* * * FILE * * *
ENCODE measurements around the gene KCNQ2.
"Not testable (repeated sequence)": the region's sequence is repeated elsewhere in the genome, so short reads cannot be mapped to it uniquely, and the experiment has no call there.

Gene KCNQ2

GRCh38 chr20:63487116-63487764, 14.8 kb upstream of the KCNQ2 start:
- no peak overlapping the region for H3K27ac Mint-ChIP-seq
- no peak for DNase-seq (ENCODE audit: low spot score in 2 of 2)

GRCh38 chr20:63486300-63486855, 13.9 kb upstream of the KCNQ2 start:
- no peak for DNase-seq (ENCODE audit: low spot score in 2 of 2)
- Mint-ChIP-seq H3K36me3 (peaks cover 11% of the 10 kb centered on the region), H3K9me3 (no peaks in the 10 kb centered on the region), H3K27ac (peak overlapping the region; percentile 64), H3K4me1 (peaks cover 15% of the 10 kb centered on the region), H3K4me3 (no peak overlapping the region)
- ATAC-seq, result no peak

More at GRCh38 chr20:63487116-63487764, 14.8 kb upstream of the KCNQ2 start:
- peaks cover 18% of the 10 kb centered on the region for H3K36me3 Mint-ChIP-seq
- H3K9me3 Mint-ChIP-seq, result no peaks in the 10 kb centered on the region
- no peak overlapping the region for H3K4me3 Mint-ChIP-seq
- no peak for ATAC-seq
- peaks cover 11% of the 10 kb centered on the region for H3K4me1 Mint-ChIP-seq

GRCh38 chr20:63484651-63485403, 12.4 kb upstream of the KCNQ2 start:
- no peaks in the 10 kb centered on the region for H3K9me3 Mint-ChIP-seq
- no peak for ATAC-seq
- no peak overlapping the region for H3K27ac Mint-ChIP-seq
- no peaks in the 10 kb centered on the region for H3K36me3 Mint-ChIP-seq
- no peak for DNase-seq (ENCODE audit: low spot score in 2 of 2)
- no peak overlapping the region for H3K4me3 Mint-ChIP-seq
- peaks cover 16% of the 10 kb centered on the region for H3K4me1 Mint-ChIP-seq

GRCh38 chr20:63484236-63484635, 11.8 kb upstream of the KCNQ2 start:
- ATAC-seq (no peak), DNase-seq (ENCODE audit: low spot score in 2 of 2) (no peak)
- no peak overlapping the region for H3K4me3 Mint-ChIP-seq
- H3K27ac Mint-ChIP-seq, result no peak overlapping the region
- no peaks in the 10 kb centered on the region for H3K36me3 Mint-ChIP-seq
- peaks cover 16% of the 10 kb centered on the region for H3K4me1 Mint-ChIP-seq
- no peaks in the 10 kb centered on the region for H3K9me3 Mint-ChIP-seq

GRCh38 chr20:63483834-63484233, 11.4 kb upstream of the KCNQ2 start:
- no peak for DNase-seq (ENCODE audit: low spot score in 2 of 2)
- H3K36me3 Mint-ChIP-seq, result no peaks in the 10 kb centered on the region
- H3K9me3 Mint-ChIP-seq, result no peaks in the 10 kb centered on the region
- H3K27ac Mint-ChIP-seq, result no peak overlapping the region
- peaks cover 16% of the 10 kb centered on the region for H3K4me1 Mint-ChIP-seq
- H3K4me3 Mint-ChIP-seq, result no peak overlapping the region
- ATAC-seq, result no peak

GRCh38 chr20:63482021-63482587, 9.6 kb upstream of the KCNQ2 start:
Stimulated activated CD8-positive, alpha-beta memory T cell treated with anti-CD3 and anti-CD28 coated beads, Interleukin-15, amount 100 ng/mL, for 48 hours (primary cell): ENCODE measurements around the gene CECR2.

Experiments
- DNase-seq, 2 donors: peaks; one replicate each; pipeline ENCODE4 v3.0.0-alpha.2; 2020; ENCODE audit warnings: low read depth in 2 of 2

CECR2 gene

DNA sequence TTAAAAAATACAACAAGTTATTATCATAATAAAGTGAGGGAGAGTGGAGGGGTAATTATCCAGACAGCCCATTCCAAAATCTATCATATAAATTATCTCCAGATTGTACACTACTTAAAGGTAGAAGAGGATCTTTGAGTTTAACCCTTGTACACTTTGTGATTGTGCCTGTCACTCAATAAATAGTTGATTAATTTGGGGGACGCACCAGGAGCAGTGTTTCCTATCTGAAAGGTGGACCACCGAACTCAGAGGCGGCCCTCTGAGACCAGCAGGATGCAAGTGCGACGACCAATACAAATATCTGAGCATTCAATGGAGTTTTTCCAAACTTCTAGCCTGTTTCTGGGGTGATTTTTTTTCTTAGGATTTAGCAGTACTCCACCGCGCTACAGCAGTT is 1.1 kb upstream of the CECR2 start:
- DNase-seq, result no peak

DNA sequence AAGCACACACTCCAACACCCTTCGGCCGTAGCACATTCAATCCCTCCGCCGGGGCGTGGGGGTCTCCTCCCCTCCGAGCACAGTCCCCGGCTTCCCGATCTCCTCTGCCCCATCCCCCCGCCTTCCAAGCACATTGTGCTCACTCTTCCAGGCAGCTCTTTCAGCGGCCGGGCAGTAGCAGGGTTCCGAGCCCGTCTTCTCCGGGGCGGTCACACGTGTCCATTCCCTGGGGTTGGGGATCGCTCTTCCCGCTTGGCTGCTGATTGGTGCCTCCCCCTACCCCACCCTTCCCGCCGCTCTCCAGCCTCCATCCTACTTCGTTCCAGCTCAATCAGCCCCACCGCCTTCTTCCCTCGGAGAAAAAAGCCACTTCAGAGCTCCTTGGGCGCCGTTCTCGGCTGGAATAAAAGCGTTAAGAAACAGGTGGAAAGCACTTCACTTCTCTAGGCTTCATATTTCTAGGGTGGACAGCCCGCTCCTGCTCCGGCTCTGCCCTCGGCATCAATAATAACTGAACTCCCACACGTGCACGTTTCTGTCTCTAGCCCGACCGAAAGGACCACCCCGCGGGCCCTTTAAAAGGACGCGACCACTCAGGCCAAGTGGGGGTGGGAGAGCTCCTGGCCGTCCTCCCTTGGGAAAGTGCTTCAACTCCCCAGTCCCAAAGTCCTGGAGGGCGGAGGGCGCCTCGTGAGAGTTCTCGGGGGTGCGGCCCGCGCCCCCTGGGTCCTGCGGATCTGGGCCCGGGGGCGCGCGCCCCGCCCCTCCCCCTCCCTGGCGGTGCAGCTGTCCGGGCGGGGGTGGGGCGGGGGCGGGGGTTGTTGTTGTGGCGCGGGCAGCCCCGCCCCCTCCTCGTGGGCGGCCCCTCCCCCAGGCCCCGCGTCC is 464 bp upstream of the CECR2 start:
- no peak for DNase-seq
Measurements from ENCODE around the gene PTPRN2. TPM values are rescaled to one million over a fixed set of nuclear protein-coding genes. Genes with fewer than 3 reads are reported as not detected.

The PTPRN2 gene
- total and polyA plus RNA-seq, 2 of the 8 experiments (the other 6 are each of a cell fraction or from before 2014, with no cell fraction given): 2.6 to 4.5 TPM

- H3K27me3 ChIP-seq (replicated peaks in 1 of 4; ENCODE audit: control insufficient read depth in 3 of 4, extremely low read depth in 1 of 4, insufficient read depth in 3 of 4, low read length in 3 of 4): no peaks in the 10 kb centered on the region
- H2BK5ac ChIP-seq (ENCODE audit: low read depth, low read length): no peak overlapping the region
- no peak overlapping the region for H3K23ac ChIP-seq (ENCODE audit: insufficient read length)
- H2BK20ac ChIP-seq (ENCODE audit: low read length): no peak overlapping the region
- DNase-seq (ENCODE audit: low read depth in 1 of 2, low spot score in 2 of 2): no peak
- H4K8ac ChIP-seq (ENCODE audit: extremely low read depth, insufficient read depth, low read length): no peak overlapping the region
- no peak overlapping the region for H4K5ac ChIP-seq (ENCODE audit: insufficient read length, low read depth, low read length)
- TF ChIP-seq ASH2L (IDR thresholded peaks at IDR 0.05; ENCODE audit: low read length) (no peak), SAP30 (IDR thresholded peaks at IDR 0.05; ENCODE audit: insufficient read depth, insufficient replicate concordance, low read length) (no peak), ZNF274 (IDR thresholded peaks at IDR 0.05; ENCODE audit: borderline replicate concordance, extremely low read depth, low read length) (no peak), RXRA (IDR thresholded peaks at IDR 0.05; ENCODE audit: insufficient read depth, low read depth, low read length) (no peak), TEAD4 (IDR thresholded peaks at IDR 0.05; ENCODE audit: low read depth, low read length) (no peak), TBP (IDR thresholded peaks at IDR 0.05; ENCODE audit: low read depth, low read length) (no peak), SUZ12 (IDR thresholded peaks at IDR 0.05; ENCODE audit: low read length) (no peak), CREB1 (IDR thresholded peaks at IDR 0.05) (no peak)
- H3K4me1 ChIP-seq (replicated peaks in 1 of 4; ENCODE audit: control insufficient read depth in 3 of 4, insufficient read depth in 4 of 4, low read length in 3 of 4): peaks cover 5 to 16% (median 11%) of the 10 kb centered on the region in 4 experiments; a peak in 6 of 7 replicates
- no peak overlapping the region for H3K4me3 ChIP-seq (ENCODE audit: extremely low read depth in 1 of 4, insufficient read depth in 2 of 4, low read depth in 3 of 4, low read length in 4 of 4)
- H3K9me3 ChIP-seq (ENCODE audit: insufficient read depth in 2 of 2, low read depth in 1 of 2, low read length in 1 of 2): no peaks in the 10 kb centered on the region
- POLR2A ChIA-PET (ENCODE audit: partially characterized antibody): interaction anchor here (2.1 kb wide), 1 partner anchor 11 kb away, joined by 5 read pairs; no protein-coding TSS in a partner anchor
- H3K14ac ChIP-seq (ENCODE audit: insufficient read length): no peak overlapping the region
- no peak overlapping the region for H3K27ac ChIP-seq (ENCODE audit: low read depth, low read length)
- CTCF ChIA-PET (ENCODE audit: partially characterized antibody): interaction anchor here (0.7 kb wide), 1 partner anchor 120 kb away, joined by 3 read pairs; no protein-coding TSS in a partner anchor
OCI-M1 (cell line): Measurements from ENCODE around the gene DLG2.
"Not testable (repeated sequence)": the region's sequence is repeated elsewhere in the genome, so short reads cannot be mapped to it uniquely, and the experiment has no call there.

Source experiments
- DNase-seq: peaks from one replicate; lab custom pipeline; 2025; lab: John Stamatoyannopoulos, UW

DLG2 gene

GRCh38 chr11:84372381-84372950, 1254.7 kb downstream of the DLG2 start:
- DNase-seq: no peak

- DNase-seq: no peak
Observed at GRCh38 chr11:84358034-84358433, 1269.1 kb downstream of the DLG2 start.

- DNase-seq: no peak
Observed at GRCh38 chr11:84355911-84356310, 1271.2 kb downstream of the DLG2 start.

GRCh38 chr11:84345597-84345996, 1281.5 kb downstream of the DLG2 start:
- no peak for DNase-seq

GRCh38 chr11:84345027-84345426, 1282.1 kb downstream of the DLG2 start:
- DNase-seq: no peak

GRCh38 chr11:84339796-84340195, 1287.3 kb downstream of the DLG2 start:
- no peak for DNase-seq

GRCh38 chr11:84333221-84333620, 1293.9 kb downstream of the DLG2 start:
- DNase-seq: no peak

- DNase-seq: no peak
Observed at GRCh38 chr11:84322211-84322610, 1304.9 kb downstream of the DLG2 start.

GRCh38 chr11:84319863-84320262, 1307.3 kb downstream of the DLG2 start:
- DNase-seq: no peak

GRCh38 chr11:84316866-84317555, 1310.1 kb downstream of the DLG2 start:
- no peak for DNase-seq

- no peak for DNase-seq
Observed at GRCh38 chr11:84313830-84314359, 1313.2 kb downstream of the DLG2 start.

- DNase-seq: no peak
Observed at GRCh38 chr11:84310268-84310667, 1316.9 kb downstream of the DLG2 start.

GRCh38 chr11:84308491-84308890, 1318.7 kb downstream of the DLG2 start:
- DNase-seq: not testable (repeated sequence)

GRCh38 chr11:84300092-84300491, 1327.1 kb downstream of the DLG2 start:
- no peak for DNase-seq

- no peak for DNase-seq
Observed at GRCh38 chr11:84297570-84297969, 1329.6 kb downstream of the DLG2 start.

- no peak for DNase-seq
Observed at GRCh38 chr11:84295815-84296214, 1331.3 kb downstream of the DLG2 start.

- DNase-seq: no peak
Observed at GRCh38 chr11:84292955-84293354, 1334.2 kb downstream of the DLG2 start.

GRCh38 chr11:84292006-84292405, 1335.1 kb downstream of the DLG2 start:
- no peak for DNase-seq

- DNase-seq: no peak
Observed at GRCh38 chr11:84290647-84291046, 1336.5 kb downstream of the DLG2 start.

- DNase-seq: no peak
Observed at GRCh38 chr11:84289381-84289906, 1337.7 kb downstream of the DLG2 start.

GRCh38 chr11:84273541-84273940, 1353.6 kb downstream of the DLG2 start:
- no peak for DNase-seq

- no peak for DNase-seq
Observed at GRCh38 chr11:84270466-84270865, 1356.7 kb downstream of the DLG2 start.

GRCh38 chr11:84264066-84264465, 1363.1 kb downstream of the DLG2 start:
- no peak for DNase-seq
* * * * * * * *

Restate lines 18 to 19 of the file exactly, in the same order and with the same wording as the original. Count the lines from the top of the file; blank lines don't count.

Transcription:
- no peaks in the 10 kb centered on the region for H3K9me3 Mint-ChIP-seq
- no peak for ATAC-seq